Date of this Version
Thesis (M.A.)—University of Nebraska—Lincoln, 1939. Department of Home Economics.
This piece of investigation was motivated by the question as to whether or not people are actually as sensitive to personal appearance as the comments of theorists would lead us to believe. The objectives then were:
To measure scientifically by means of psychometrical techniques the differences in degree of sensitivity to personal appearance in certain student and professional groups of girls and women. Each person was asked to rate herself on a Personal Appearance Interest Scale based upon socio-psychological attitudes.
To determine the relationship between sensitivity to personal appearance as measured and the actual achievement of good personal appearance as estimated by five competent judges. It was desired to secure scientific data which can be used in college clothing classes to help girls realize the social and professional value in good personal appearance.It is hoped through the present study to bring about a better understanding of the psychological reactions of the average individual to appearance.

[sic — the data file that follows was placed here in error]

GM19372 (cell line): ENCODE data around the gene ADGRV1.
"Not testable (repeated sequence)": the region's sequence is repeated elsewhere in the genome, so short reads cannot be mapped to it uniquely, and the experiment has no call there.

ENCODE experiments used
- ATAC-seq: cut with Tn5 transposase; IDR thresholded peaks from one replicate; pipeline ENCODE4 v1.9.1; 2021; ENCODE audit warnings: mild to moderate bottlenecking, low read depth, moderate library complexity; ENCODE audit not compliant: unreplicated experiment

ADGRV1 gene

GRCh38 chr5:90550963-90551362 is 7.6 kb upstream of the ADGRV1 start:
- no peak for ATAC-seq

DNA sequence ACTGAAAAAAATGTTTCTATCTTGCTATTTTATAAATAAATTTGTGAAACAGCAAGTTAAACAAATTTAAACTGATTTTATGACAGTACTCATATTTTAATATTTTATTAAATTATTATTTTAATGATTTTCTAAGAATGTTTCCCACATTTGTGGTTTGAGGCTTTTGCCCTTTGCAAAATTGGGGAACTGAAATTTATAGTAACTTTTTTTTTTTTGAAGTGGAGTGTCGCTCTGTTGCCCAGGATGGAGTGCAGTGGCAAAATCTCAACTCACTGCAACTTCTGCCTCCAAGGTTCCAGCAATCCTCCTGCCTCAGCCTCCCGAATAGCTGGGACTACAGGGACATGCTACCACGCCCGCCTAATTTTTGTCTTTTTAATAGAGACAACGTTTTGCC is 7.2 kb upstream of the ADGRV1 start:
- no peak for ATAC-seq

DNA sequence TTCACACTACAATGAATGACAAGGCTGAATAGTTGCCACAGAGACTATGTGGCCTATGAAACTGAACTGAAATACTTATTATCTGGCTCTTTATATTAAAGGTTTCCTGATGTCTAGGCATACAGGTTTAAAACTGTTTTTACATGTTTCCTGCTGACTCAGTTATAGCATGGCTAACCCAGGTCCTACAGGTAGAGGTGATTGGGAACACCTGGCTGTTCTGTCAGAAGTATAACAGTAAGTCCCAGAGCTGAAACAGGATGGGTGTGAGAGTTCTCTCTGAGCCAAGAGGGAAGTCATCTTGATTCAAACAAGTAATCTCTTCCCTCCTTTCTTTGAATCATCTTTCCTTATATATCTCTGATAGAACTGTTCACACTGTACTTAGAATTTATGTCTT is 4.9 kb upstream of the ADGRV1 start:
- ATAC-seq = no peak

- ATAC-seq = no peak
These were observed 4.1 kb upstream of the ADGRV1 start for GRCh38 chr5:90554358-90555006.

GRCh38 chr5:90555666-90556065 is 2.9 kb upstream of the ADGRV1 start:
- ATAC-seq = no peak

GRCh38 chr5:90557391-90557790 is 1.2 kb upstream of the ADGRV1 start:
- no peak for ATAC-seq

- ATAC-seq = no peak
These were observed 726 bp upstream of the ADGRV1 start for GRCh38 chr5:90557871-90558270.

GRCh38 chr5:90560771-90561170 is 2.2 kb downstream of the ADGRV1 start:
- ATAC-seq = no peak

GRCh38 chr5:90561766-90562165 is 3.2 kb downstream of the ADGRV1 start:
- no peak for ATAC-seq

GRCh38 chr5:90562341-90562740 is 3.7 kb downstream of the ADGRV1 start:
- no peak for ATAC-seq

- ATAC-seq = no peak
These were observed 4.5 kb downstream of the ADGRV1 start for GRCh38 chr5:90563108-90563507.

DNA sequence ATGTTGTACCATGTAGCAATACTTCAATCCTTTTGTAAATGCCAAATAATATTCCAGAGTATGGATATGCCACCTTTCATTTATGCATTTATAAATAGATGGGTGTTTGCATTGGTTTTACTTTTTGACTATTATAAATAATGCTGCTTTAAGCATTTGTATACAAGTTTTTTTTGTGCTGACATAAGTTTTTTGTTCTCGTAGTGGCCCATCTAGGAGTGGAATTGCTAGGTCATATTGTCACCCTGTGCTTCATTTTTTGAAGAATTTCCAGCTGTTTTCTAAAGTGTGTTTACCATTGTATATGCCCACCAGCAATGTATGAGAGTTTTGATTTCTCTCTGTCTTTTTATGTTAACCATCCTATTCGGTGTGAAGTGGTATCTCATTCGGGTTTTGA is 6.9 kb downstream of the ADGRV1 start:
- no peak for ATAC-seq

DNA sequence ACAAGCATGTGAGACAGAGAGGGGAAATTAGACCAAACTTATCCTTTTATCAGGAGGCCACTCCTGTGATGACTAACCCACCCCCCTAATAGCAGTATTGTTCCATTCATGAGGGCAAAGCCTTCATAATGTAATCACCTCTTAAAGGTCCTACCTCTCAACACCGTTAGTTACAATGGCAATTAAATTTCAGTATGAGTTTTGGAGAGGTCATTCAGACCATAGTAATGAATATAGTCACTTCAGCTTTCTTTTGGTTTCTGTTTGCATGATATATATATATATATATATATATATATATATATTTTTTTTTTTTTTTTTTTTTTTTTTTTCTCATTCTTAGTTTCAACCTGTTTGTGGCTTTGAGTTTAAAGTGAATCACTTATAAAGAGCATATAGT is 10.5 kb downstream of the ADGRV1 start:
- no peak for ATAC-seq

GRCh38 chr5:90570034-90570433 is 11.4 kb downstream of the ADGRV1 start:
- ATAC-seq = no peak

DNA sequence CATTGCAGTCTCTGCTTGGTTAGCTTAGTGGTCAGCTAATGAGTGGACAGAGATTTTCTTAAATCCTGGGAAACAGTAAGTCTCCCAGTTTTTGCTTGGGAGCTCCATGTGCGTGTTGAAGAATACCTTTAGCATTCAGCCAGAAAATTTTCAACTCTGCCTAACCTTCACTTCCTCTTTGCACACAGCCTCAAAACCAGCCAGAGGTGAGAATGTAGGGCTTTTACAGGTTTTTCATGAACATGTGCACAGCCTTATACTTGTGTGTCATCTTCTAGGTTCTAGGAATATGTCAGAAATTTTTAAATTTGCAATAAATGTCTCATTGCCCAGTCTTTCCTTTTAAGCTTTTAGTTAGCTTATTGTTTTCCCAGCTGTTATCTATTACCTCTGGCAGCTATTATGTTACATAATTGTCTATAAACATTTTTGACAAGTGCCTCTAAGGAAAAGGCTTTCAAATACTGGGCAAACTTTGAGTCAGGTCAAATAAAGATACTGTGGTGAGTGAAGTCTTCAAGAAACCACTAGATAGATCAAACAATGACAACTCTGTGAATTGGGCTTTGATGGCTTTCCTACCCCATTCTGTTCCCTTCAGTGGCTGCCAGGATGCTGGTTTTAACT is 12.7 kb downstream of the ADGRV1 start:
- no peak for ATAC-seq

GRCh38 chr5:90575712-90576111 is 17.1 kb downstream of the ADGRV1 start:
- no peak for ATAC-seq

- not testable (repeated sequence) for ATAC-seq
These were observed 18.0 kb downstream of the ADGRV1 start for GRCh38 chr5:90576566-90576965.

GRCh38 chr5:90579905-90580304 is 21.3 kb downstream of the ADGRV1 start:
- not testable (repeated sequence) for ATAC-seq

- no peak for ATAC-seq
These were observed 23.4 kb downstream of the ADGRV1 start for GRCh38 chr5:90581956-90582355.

The groups selected for this study comprise a good sampling of girls and women of various ages, interests, and activities or occupations.The groups and the number of persons in each are as follows:
Home Economics students enrolled in the University of Nebraska—336
Non-Home Economics students enrolled in the University of Nebraska—124
High school students enrolled in Lincoln High, Lincoln, Nebraska—186
Teachers selected at random in the state—110
Homemakers selected at random in the state—119
The present study indicates that the attitudes toward personal appearance vary in intensity among different groups of women according to age, personal interest and educational training differences.The results show that the college home economics group was the most sensitive to personal appearance and significantly so.However, assuming that the age level of the two groups of university students is comparable, adolescence was found to be the period of greatest sensitivity to personal appearance.The college non-home economics and the teachers’ group ranked essentially the same in their degree of sensitivity—the teachers’ group being only slightly less sensitive, probably due to the greater variation in age for the group as a whole.The homemakers’ group was the least sensitive of any group tested.
Advisors: Grace M. Morton and Leland H. Stott